November is National Diabetes Awareness Month. Diabetic retinopathy, the eye disease caused by diabetes, can cause anything from blurry vision to blindness. Here’s how you can prevent you or your loved one from losing vision.
The 2021 theme for National Diabetes Awareness Month is “small steps, big difference” and it is a reminder that by making small and consistent healthy lifestyle changes you can prevent type 2 diabetes and even reverse prediabetes.
Diabetes can lead to many complications such as nerve damage (neuropathy), kidney damage (nephropathy), eye damage (retinopathy), and foot and skin damage. Prediabetes is when blood sugar levels are higher than normal, but not high enough to be diagnosed as type 2 diabetes.
What is Diabetes
According to the CDC, 88 million people (about 1 in 3 U.S. adults) have prediabetes but most of them are not aware of it.
Blood glucose, also called blood sugar, rises after you eat and your pancreas releases the hormone insulin into your bloodstream to lower the blood glucose level and keep it in the normal range. But in prediabetes you develop insulin resistance which causes high levels of glucose to stay in your bloodstream, and overtime, if this continues, it will lead to diabetes.
Managing Your Diabetes
These are the recommended steps you can take to manage prediabetes and prevent it from progressing to diabetes:
Move more. Limit time spent sitting and try to get at least 30 minutes of physical activity 5 days a week. You can start slowly and break it up throughout the day.
Choose healthier foods and drinks. Choose foods that are high in fiber and low in fat and sugar. Include a balance of vegetables, protein, and carbohydrates. Substitute water or unsweetened tea for sugary drinks.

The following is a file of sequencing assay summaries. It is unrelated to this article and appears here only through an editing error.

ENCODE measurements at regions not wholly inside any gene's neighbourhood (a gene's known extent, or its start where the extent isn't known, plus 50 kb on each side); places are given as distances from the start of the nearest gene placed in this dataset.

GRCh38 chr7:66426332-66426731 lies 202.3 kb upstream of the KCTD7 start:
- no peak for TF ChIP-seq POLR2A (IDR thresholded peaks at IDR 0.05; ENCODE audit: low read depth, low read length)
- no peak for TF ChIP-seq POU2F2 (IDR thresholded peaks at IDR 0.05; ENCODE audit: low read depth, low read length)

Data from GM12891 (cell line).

Lose weight, track it, and keep it off. You may be able to prevent or delay diabetes by losing 5 to 7 percent of your starting weight.
Seek support. It is possible to reverse prediabetes. Making a plan, tracking your progress, and getting support from your health care professional and loved ones can help you make the necessary lifestyle changes.
Take small steps. You don’t have to change everything at once. Setbacks are normal and do not mean you have failed. The key is to get back on track as soon as you can.
Diabetes Awareness – Tips
Researchers don’t fully understand what causes insulin resistance and prediabetes, but they think excess weight and lack of physical activity are major contributing factors.
According to the National Institute of Diabetes and Digestive and Kidney Diseases, obesity, and especially too much fat in the abdomen and around the organs, which is called visceral fat, is a main cause of insulin resistance.
A waist measurement of 40 inches or more for men and 35 inches or more for women is linked to insulin resistance. This is true even if your body mass index (BMI) falls within the normal range. However, research has shown that Asian Americans may have an increased risk for insulin resistance even without a high BMI.
Researchers used to think that fat tissue was only for energy storage. However, studies have shown that belly fat makes hormones and other substances that can contribute to chronic, or long-lasting, inflammation in the body. Inflammation may play a role in insulin resistance, type 2 diabetes, and cardiovascular disease.